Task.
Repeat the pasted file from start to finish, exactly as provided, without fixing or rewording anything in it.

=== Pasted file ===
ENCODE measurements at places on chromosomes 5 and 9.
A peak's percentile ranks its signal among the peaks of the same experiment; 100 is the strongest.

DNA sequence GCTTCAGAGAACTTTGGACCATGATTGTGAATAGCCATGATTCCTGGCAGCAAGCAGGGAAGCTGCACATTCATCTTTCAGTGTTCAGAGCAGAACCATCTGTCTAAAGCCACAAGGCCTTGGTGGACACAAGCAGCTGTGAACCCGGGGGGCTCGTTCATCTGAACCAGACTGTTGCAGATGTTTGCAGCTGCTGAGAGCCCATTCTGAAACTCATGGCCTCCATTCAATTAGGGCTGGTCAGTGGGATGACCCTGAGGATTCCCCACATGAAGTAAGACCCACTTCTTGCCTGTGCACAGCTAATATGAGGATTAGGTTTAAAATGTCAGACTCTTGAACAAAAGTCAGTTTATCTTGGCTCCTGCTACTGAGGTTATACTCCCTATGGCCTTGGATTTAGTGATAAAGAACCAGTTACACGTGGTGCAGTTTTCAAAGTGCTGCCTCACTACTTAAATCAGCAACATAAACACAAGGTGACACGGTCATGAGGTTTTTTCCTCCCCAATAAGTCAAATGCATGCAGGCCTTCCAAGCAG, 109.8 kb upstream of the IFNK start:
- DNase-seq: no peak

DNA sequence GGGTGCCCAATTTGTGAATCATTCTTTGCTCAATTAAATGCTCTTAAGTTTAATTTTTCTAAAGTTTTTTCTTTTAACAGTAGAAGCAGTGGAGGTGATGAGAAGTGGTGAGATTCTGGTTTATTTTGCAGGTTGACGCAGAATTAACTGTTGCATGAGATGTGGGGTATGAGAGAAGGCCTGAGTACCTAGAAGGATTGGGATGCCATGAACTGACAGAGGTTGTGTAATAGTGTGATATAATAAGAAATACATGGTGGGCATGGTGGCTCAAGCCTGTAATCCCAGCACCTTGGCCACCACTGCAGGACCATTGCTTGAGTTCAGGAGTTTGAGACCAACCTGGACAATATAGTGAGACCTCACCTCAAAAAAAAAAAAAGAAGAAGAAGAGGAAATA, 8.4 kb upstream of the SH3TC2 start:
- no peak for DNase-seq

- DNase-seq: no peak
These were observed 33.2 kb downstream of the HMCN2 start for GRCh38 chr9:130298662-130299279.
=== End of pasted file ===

ENCODE measurements at places on chromosomes 5 and 9.
A peak's percentile ranks its signal among the peaks of the same experiment; 100 is the strongest.

DNA sequence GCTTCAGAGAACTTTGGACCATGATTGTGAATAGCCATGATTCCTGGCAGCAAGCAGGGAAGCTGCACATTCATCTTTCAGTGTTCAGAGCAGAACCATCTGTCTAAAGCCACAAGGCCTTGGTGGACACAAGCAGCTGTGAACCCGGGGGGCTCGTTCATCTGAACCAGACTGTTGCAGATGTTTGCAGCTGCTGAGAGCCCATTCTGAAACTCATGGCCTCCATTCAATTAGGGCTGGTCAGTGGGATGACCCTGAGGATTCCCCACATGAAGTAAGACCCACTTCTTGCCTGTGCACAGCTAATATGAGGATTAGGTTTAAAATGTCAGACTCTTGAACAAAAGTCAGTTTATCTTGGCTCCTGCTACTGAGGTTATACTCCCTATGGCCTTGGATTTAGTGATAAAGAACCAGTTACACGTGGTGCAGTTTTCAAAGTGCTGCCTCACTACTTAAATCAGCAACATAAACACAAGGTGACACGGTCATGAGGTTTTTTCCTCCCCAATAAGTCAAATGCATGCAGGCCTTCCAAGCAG, 109.8 kb upstream of the IFNK start:
- DNase-seq: no peak

DNA sequence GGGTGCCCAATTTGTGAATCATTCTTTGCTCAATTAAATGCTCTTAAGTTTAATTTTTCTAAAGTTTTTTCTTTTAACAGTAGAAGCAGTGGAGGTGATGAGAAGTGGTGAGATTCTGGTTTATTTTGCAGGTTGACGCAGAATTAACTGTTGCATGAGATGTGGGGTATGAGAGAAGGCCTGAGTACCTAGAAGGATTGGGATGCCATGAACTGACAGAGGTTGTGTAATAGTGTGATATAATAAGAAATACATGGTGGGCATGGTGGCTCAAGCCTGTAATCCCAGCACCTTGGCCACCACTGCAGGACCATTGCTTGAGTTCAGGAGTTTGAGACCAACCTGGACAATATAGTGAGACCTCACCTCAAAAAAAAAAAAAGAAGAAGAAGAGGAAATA, 8.4 kb upstream of the SH3TC2 start:
- no peak for DNase-seq

- DNase-seq: no peak
These were observed 33.2 kb downstream of the HMCN2 start for GRCh38 chr9:130298662-130299279.